Four gum leaves.

A symbol of the family I’d lost.

An icon of my hard-won freedom.

 

History's Legacy

Three dozen teenagers cautiously study me, already confident they knew everything.

Of course, they do. That’s why they’ve been chosen to attend this influential school. They’re our only hope for the future after all.

I begin the history lesson by describing how I grew up. About a time when hand-held portable devices allowed us to have the entire world’s knowledge at our fingertips. That we could listen to any music we wanted or contact anyone in the world via a thing called social media.

Of course, they don’t believe me.

When I tell them about the range of food that was available, initially their mouths drop open. Then they scoff, growing even more sceptical. The food I tell them about is a fantasy, a thing of dreams. Nothing like their reality.

I sigh. My past isn’t something these teenagers could ever imagine, let alone believe. No wonder they’re so suspicious.

To them I’m old. A relic of the past. Still, I strive to convey how different the world I grew up in was to now. Before long, the issue of my generation’s legacy is raised.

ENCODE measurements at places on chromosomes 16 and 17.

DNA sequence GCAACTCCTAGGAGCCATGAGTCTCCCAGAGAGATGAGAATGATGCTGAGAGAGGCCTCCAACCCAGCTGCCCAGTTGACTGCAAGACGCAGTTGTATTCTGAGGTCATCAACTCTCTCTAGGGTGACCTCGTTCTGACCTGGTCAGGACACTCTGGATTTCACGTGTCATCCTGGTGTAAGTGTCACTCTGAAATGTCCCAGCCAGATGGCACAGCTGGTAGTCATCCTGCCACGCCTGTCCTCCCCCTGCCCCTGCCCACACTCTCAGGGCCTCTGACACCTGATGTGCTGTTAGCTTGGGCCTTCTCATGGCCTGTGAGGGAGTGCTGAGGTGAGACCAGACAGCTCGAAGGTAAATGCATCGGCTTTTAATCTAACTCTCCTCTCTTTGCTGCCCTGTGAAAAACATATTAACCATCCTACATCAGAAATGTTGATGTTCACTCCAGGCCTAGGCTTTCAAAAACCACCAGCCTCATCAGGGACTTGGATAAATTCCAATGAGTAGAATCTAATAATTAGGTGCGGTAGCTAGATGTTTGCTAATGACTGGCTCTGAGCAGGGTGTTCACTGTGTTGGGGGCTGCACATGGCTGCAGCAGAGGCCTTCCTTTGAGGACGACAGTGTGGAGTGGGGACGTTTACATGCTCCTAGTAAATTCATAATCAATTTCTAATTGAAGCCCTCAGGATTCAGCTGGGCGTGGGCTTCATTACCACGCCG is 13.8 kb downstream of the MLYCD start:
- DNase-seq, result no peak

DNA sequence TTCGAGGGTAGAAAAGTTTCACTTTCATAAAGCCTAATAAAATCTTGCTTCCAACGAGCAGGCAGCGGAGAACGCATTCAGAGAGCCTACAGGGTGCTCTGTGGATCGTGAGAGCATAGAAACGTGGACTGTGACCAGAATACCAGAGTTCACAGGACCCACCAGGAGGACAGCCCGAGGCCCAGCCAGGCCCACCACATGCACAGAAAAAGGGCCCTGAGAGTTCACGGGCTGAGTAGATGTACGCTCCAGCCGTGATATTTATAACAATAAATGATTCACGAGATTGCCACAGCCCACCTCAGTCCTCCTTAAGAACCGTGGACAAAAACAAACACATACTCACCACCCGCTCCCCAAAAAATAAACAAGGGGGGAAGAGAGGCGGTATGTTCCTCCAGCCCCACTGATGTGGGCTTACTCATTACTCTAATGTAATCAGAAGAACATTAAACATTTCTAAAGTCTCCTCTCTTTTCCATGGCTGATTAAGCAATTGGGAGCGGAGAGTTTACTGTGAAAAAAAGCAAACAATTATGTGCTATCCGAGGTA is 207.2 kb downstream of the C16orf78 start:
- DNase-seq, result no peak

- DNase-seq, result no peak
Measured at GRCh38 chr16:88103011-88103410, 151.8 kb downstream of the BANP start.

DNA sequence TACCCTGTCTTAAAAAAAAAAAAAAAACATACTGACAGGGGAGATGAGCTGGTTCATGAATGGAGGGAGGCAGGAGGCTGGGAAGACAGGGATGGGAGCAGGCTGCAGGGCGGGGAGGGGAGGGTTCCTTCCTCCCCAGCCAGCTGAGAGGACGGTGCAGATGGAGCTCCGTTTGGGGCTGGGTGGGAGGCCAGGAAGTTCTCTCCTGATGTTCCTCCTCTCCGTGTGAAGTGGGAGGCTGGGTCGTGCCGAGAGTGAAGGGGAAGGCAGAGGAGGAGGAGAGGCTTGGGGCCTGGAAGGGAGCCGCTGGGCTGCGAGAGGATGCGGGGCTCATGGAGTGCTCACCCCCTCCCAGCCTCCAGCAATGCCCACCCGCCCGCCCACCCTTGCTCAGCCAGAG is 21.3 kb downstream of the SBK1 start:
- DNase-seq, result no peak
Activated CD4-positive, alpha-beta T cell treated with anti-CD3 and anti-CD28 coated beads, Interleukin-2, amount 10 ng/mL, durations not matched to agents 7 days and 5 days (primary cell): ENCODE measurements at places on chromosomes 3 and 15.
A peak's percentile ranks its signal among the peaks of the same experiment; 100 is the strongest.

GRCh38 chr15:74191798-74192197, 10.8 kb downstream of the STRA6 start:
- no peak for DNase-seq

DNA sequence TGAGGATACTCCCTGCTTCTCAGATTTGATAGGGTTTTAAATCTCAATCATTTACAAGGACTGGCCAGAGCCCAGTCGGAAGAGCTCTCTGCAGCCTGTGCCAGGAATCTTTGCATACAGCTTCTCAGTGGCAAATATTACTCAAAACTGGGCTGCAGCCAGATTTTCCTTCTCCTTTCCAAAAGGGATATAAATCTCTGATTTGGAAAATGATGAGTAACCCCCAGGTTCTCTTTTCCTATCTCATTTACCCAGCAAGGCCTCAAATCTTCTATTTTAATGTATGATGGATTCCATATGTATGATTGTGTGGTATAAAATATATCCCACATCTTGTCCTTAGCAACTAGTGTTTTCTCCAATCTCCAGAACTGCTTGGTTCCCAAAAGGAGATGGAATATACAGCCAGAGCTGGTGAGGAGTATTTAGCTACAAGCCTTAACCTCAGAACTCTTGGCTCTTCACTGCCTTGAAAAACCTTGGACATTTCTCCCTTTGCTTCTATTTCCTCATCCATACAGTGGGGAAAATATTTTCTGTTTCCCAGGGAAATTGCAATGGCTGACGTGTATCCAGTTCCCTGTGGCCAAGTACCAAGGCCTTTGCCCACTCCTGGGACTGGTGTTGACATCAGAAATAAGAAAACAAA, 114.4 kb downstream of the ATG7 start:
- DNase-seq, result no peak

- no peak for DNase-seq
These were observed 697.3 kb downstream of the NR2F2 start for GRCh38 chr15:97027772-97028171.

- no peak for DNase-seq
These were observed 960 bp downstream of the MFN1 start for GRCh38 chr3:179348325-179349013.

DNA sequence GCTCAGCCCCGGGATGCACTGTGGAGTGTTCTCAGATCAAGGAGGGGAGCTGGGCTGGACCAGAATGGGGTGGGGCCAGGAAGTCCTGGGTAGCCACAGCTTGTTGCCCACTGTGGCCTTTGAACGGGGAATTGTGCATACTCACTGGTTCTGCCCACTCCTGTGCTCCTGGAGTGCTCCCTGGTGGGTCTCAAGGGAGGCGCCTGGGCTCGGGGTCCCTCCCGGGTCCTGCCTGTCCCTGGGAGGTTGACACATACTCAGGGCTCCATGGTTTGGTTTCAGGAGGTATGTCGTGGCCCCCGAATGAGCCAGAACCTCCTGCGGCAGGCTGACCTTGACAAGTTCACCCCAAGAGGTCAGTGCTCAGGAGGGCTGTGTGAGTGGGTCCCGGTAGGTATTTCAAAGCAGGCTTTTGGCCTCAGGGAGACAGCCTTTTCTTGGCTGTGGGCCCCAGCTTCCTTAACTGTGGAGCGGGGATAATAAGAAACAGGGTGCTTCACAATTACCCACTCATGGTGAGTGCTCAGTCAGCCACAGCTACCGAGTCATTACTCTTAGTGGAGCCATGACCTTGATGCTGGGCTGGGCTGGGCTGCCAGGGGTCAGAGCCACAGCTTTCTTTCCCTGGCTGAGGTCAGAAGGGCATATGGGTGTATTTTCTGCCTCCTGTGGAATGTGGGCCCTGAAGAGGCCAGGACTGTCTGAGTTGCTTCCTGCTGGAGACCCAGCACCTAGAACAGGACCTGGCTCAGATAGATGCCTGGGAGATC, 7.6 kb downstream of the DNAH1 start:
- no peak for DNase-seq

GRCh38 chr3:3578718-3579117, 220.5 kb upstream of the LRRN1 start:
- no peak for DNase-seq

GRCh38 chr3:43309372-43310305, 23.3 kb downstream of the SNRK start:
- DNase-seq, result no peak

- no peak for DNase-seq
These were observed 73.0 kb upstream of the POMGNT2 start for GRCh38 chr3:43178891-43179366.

Which is good. Because it’s more than time to make things right.

Winter Field

“We thought the world was about to end,” I explain, my words rushing together. “That fire, floods and scorching temperatures were about to devour the earth. We were convinced the polar regions were melting. That islands would disappear due to rising sea levels. That all animal life would become extinct. Teenagers just like me, some younger than you, demanded immediate action. We wanted change. Because if we wanted to avoid a catastrophe, we knew they were essential. But the results we expected, the ones we hoped for, never eventuated.”